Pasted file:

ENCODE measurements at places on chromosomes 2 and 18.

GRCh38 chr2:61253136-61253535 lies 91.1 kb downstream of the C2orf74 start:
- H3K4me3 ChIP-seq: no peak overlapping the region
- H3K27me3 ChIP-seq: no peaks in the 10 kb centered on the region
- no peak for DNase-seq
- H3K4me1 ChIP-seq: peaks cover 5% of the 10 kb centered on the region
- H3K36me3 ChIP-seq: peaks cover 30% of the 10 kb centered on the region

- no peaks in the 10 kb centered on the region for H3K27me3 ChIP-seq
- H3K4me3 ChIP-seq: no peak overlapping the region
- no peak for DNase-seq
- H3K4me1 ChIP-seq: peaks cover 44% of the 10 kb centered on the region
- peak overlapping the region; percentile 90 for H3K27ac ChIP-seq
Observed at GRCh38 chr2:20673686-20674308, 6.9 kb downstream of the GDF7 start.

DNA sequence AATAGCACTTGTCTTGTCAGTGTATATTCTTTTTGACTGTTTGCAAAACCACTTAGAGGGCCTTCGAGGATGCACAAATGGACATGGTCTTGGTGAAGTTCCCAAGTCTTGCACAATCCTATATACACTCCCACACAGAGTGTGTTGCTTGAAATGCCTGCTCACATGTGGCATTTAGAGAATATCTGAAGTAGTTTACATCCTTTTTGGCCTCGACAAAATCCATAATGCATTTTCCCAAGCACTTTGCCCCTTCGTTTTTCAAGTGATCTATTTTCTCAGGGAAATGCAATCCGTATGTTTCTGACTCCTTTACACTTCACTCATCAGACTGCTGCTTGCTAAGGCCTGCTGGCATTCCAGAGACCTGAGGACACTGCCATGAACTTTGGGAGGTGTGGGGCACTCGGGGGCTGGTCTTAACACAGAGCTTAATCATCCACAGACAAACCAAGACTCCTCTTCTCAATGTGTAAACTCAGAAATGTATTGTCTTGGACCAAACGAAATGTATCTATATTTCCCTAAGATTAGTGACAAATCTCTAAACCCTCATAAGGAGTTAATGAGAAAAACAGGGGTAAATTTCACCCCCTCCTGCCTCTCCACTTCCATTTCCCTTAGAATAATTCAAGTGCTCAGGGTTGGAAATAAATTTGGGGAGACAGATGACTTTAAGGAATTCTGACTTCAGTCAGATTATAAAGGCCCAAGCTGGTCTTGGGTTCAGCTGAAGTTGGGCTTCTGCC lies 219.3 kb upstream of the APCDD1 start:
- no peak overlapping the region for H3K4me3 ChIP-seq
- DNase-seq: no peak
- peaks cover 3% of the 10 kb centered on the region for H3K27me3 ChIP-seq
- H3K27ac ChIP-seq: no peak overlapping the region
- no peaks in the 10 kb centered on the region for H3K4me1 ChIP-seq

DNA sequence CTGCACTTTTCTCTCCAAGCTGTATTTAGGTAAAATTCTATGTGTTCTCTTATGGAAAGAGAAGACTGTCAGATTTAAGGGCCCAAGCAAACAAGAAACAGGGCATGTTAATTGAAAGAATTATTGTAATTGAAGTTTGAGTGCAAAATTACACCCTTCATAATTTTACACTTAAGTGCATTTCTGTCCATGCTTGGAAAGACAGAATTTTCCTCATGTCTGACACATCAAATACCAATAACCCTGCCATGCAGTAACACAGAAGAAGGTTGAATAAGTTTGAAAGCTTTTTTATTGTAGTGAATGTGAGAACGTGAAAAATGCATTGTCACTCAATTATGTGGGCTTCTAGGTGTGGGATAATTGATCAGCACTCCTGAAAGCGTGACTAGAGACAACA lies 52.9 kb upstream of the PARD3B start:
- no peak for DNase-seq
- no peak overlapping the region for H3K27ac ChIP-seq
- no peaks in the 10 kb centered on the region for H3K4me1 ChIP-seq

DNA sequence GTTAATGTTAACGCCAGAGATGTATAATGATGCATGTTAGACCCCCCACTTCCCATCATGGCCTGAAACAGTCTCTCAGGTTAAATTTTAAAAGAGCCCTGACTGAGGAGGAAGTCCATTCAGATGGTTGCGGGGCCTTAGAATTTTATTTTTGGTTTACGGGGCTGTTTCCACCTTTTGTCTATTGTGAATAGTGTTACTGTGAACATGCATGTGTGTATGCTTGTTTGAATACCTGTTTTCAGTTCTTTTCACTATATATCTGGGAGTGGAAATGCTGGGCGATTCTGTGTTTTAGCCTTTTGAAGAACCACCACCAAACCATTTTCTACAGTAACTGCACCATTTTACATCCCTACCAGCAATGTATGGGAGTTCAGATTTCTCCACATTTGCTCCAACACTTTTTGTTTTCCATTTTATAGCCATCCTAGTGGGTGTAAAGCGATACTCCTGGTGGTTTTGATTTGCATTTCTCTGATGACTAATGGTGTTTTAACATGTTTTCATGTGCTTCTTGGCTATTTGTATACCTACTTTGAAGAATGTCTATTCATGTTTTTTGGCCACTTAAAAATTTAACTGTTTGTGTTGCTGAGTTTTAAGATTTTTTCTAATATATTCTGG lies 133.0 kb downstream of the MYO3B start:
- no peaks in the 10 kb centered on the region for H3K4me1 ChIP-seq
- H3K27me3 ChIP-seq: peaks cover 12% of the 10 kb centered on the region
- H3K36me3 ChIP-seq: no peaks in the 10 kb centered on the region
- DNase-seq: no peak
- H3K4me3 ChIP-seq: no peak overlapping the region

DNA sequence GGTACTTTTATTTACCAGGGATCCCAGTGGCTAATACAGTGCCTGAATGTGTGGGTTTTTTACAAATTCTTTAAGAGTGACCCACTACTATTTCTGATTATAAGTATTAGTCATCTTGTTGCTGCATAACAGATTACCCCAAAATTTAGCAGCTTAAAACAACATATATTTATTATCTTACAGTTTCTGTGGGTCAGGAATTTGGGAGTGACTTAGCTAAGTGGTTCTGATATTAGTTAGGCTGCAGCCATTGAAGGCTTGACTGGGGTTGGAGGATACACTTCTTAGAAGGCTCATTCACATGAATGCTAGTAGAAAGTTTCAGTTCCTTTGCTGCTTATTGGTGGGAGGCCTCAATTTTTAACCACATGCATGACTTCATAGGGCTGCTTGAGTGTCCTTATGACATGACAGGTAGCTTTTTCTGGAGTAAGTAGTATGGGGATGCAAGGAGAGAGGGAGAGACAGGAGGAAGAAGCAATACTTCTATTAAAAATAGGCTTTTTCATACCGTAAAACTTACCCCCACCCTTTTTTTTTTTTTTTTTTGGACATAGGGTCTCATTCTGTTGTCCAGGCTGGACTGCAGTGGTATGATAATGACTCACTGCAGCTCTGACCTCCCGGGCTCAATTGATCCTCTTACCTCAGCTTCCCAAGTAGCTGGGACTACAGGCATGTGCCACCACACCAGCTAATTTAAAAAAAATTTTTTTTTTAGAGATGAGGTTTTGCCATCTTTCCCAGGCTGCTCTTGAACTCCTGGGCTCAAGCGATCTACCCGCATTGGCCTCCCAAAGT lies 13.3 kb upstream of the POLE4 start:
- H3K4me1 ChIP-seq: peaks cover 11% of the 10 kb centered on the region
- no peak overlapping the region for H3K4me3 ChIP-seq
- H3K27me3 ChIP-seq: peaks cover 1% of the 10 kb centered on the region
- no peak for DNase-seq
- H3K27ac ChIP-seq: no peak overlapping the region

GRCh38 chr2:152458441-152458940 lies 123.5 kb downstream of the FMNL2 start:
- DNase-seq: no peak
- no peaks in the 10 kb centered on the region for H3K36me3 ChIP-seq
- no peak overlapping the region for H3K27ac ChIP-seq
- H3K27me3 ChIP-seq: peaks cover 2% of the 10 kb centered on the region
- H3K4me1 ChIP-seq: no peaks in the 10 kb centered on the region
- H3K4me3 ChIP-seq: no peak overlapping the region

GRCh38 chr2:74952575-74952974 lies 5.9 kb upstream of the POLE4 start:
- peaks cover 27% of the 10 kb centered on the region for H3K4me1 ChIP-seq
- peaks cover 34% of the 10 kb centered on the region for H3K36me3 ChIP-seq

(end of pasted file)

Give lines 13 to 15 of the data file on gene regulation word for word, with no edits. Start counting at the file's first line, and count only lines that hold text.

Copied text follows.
Observed at GRCh38 chr2:20673686-20674308, 6.9 kb downstream of the GDF7 start.

DNA sequence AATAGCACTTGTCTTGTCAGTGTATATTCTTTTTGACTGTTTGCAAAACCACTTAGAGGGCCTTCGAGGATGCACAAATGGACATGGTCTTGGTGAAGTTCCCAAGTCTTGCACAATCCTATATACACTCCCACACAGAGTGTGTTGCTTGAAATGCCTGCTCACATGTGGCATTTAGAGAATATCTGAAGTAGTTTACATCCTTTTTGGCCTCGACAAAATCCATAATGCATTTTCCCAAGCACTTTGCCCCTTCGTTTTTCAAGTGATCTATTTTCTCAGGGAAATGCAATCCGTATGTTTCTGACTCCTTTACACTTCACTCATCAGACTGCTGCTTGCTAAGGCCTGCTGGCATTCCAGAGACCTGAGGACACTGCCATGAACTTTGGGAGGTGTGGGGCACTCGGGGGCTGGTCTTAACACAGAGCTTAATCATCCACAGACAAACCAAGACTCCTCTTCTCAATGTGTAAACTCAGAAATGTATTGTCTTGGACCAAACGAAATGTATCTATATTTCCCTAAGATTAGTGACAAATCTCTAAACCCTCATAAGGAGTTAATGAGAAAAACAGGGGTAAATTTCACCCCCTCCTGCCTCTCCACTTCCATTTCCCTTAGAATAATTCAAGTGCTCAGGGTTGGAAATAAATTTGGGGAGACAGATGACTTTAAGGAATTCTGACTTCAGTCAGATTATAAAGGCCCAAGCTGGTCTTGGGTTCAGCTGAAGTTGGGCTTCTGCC lies 219.3 kb upstream of the APCDD1 start:
- no peak overlapping the region for H3K4me3 ChIP-seq